2 years into the pandemic and there’s more waste than ever, causing a significant strain to waste systems globally, as stated by the latest WHO report. In this report, it is estimated that the majority of over 87,000 tonnes of PPE which was bought from March 2020 to November 2021 ended up as waste.
However, PPE was not the only waste during this time. Test kits are now estimated to cause 2,600 tonnes of non-chemical waste and 731,000 litres of chemical waste.
The importance of new waste procedures
Workers around the world must be protected from Covid-19, which means PPE equipment is a necessity for many. For those working in the health sector that face increased risks, the need for such equipment is crucial. These statements are further echoed by Dr Michael Ryan, the executive director for the WHO Emergencies Programme.
However, access to the necessary PPE equipment is just one element. Disposing of it after being used must also be considered to lessen the burden on our environment. That’s why the WHO has advised companies to implement an efficient waste management system.
It has been reported that a staggering 30% of healthcare facilities do not have sufficient waste systems, and this is before the extra amount is added because of COVID-19. For developing countries, this percentage has been known to increase to 60%.
As a result, hazardous situations can arise putting health workers and the general community at risk, inflating waste disposal and managing costs and rapidly increasing the risk to the environment.
Communities that live near waste disposal sites and landfills that aren’t managed correctly can be exposed to contaminated air due to waste being burnt, diseases from pests in the area, and below-average water quality.
All these issues have been further echoed by Dr Maria the director for environment, climate change, and health at the world health organisation. She has called for rapid change for all levels of the health care waste stream, from a global level down all the way to each hospital floor.
The Challenge of Cleaning Up Pandemic Waste
The WHO has outlined in the report, ways for how sustainable waste management can be implemented during Covid-19. These recommendations range from using sustainable and biodegradable packaging to purchasing reusable PPE options. Also, investment in non-burnable waste treatment is recommended to help the environment and improve waste recycling as much as possible.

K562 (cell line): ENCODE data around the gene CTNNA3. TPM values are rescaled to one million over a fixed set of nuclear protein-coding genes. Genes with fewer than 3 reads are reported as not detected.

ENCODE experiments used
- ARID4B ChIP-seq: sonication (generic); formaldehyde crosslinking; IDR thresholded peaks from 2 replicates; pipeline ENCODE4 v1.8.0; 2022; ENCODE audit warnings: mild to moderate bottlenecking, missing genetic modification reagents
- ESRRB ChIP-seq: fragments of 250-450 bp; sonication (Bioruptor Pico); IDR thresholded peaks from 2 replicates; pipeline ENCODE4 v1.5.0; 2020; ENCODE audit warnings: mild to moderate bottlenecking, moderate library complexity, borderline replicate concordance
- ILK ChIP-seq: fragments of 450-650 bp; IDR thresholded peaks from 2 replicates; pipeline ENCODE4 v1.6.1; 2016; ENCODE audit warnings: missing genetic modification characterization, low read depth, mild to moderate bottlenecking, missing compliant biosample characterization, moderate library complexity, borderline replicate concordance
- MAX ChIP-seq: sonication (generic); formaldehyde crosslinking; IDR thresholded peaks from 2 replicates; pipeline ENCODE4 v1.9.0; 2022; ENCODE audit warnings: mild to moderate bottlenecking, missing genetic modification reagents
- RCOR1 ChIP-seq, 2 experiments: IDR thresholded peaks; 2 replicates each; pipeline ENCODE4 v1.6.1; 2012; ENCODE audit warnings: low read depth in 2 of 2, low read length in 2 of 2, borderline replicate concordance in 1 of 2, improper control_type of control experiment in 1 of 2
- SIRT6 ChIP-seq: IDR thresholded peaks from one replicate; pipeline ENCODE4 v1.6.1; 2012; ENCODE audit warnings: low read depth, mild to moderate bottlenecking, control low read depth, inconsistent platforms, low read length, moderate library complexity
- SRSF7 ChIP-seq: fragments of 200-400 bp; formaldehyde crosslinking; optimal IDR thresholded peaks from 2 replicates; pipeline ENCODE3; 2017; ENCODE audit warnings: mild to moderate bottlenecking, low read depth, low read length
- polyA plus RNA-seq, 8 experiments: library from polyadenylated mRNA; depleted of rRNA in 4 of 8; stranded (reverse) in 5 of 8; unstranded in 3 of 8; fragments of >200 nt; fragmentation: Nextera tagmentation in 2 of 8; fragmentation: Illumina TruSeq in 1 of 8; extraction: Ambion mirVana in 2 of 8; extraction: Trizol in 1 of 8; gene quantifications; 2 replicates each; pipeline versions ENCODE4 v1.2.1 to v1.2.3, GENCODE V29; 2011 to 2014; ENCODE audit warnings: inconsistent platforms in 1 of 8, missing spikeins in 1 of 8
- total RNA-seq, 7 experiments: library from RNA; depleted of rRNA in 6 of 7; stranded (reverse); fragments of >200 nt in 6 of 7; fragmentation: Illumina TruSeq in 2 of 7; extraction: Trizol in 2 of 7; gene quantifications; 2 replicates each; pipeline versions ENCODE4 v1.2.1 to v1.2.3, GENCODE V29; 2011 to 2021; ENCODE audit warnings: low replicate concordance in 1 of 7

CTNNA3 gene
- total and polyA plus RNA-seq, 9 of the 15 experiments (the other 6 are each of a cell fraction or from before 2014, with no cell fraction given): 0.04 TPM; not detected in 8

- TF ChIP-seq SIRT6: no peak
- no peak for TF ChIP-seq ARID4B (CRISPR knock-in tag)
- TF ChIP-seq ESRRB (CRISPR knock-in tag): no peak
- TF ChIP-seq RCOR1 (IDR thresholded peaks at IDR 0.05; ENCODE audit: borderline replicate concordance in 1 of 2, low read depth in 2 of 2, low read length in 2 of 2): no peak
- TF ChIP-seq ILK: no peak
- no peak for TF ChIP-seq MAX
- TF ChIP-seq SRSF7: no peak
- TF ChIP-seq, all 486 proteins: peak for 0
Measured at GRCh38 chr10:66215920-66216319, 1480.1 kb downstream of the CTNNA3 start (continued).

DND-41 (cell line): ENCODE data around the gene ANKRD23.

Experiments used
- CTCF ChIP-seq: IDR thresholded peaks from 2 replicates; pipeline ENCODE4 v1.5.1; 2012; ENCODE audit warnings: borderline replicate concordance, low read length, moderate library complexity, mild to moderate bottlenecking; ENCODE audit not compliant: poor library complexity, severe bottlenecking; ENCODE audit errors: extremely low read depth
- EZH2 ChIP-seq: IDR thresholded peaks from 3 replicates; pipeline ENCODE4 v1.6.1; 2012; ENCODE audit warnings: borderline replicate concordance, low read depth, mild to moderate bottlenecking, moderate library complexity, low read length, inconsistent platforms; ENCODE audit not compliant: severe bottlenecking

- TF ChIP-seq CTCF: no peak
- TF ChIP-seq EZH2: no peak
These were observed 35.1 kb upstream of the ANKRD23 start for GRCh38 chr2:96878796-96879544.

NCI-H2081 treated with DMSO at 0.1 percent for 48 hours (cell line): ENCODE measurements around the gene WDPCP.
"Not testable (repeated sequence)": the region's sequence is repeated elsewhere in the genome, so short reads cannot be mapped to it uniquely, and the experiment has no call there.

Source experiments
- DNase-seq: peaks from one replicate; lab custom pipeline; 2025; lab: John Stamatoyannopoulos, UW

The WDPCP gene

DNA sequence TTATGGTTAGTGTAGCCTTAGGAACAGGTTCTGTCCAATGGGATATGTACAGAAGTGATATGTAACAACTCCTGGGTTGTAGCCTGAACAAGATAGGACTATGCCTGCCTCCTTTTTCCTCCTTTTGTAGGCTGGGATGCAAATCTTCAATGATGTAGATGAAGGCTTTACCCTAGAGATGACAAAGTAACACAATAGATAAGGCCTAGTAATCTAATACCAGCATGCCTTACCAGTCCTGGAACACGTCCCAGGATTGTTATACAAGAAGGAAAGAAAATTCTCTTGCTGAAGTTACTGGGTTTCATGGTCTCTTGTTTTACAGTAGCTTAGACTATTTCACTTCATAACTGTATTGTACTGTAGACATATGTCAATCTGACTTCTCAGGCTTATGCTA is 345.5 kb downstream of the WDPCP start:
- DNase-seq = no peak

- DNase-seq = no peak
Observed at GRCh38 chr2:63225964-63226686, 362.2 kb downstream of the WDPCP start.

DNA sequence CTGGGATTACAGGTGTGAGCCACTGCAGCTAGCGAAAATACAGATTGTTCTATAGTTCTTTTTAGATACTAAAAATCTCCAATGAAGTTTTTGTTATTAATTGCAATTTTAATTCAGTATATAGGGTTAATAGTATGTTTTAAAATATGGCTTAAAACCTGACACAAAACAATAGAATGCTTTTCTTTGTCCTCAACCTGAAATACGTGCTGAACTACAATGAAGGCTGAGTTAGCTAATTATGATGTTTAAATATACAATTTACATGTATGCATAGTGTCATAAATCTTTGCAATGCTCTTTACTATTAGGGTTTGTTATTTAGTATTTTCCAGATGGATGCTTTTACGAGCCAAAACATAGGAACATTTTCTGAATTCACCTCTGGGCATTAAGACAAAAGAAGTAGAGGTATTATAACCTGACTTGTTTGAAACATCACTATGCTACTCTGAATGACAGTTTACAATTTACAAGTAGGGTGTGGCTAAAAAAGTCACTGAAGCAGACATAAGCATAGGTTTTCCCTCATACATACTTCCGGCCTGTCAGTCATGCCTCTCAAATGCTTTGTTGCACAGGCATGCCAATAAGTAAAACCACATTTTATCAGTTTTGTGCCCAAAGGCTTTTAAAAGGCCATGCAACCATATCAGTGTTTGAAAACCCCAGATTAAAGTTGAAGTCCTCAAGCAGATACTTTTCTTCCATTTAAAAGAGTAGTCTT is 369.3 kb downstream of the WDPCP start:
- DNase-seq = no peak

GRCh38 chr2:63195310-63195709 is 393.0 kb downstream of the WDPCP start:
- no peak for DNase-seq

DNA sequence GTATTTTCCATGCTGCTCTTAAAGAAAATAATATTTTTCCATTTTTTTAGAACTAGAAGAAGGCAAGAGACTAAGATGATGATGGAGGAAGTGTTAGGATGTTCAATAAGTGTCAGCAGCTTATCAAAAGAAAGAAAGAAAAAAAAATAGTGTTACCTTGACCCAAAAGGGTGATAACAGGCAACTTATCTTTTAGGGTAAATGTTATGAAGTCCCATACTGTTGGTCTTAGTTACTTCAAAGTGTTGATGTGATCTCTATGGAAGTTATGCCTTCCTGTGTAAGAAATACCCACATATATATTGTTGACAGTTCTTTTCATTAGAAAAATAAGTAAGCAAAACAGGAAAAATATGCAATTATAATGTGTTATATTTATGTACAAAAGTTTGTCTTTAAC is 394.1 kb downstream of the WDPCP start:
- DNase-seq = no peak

The challenge of cleaning up pandemic waste cannot be solved by individuals and businesses alone. Governmental policies and strict waste regulations, as well as high accountability, are all necessary for a change in behaviour when it comes to environmental waste.
The health sector is one of the key industries where waste needs to be reduced. Although during the pandemic a fast response was needed without regard to the environment, this should now change and plastic waste should be greatly reduced in order to preserve the ecosystem. Because of all this, safe usage of PPE, minimising the health industry’s carbon footprint and landfill waste should all be improved in the coming years.
Can we vaccinate against the PPE Waste Pandemic?
Thankfully, yes. The GPT Waste team has worked throughout the pandemic to help firms optimise their waste streams with rising PPE levels in mind. Not only is the environmental cost high, but the rising costs of waste management through inefficient waste management in regards to PPE disposal is becoming the new epidemic of waste.
Luckily, with correct waste consultation, review, planning and action there’s hope the devastating environmental and financial costs can be mitigated.
GPT Waste offers an industry-leading, transparent and technology-backed offering to the UK waste sector. We can offer strategic reviews of your waste management requirements in order to identify environmental and cost benefits. Our approach has made us the UK’s leading independent waste management company. To speak to our expert team about your waste management requirements, call 0844 854 5000